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New research strongly suggests the Giza pyramids were constructed using artificial stone

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posted on Sep, 29 2009 @ 07:02 PM
Very interesting read, thank you.

posted on Sep, 29 2009 @ 07:02 PM
Very interesting read, thank you.

posted on Sep, 29 2009 @ 07:26 PM
Here are more references lending strong credence to Davidovits geopolymer theory of pyramid construction:

"US Air Force satisfied with geopolymer developments"

"MIT supports Davidovits' Pyramid Theory"

"Cutting-Edge analysis proves Davidovits' theory"

On November 30, the Journal of the American Ceramic Society has released a very important scientific research carried out on the pyramid stones, which confirms the theory developed by Professor Joseph Davidovits on agglomerated (artificial) limestone concrete (ancient geopolymer).

The references of this paper are :

Barsoum, M. W., Ganguly, A. & Hug, G. (2006), Microstructural Evidence of Reconstituted Limestone Blocks in the Great Pyramids of Egypt. Journal of the American Ceramic Society 89 (12), 3788- 3796.

And finally, this looks like the nail in the coffin that confirms the artificiality of the Giza pyramid blocks ... here's a video of Davidovits' group actually demonstrating how easily these blocks would have been for the ancient Egyptians to make !

[edit on 30/9/09 by tauristercus]

posted on Sep, 30 2009 @ 03:37 AM
The only thing for sure is that we will never know how or more importantly When the pyramids were built - that is until someone invents a time machine.

posted on Sep, 30 2009 @ 10:24 PM

Originally posted by ShadoMan
The only thing for sure is that we will never know how or more importantly When the pyramids were built - that is until someone invents a time machine.

Sorry, have to disagree on the "how" part ... looks like the evidence is starting to stack up in the favour of the pyramids having been partially constructed using "artificial limestone" ... take a look at some of the references that have been cited in this thread.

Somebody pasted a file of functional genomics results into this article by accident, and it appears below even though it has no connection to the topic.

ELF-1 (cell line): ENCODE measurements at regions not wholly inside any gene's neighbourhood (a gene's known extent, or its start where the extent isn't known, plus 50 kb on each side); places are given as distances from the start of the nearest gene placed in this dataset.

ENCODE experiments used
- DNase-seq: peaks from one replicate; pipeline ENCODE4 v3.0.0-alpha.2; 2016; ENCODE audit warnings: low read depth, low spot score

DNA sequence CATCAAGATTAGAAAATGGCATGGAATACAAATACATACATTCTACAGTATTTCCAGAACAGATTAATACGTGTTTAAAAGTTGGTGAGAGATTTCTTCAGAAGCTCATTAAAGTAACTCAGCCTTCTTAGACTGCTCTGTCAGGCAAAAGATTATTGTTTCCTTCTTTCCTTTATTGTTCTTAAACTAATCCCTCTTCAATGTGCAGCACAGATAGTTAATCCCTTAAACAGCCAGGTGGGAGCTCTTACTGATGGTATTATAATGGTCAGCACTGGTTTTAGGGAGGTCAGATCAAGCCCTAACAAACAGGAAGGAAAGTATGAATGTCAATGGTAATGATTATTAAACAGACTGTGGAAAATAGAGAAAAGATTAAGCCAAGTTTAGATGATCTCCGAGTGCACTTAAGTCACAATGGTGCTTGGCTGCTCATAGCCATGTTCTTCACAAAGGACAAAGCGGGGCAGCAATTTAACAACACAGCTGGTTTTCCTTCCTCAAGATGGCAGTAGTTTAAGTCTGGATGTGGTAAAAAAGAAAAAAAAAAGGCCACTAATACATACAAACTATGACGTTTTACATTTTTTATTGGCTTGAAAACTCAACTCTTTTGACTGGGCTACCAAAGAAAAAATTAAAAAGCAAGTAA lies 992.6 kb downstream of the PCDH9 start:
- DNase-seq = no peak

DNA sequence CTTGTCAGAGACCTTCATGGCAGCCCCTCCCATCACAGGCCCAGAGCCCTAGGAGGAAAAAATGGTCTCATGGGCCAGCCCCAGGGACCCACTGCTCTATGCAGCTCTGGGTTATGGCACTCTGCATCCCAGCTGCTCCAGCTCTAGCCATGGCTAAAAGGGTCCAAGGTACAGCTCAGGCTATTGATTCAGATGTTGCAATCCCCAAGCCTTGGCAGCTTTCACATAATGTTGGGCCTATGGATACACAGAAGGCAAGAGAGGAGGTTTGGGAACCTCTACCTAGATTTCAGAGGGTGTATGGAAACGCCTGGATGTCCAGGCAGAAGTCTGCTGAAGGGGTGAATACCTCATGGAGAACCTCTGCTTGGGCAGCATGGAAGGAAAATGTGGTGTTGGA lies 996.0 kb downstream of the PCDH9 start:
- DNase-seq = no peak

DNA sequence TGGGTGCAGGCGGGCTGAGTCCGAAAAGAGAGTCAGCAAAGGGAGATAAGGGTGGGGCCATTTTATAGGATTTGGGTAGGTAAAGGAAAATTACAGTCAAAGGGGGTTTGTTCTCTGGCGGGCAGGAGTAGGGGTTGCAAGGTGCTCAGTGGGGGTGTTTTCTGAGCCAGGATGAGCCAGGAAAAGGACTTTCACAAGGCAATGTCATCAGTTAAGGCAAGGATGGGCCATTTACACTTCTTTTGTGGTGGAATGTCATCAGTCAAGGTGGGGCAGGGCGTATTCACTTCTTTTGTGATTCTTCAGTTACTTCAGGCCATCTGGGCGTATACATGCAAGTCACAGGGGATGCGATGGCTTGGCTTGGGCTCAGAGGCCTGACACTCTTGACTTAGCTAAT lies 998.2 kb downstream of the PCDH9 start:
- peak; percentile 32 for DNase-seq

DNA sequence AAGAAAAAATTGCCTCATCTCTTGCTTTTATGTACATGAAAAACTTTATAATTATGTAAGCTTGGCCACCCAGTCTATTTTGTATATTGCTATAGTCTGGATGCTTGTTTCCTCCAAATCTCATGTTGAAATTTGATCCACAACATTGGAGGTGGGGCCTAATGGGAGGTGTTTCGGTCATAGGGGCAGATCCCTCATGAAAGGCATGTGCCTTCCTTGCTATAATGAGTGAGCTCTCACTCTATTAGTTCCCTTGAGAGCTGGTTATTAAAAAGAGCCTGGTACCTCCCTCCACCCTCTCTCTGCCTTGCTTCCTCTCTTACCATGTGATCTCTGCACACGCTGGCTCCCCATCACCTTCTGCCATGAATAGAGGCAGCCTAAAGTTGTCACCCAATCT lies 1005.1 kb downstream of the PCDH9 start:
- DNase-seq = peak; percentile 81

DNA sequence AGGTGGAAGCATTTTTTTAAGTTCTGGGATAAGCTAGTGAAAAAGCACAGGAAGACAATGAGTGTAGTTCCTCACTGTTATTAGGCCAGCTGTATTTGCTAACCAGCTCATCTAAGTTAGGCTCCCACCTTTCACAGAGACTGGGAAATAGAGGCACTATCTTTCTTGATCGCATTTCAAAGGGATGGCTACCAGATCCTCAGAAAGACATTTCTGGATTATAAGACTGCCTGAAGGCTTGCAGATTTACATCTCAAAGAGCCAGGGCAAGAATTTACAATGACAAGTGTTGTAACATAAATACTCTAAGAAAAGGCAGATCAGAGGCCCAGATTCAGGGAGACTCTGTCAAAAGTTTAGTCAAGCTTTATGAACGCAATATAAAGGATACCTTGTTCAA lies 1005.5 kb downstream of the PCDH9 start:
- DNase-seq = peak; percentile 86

posted on Oct, 2 2009 @ 08:54 PM
reply to post by tauristercus

I found this very intresting. I have heard som e out there thories about the pyrimides but this is by far the most believable.

posted on Oct, 3 2009 @ 04:36 AM
Interesting thread. S&F (and bookmarked).
I recall reading a while back that one of the Great Pyramid's limestone blocks which had cracked was found to have a human hair trapped within its matrix. Unfortunately I cannot recall where I read this but perhaps someone can find the reference.

However, according to a report by the National Science Foundation, 5 years of research by Professor Michel Barsoum of the Department of Materials Science and Engineering at Drexel University, tend to support the idea that some of the limestone blocks were made of a geopolymer mix. Rather than quote bits and pieces of the report I'll just give the link to it for anyone to peruse. (Also at the moment I can't recall how we correctly quote from an external source on ATS these days.)

So, here's the link to the NSF's report entitled The Surprising Truth Behind the Construction of the Great Pyramids. (The OP has referenced to Prof Barsoum but as this link gives another source for reference I've mentioned it.)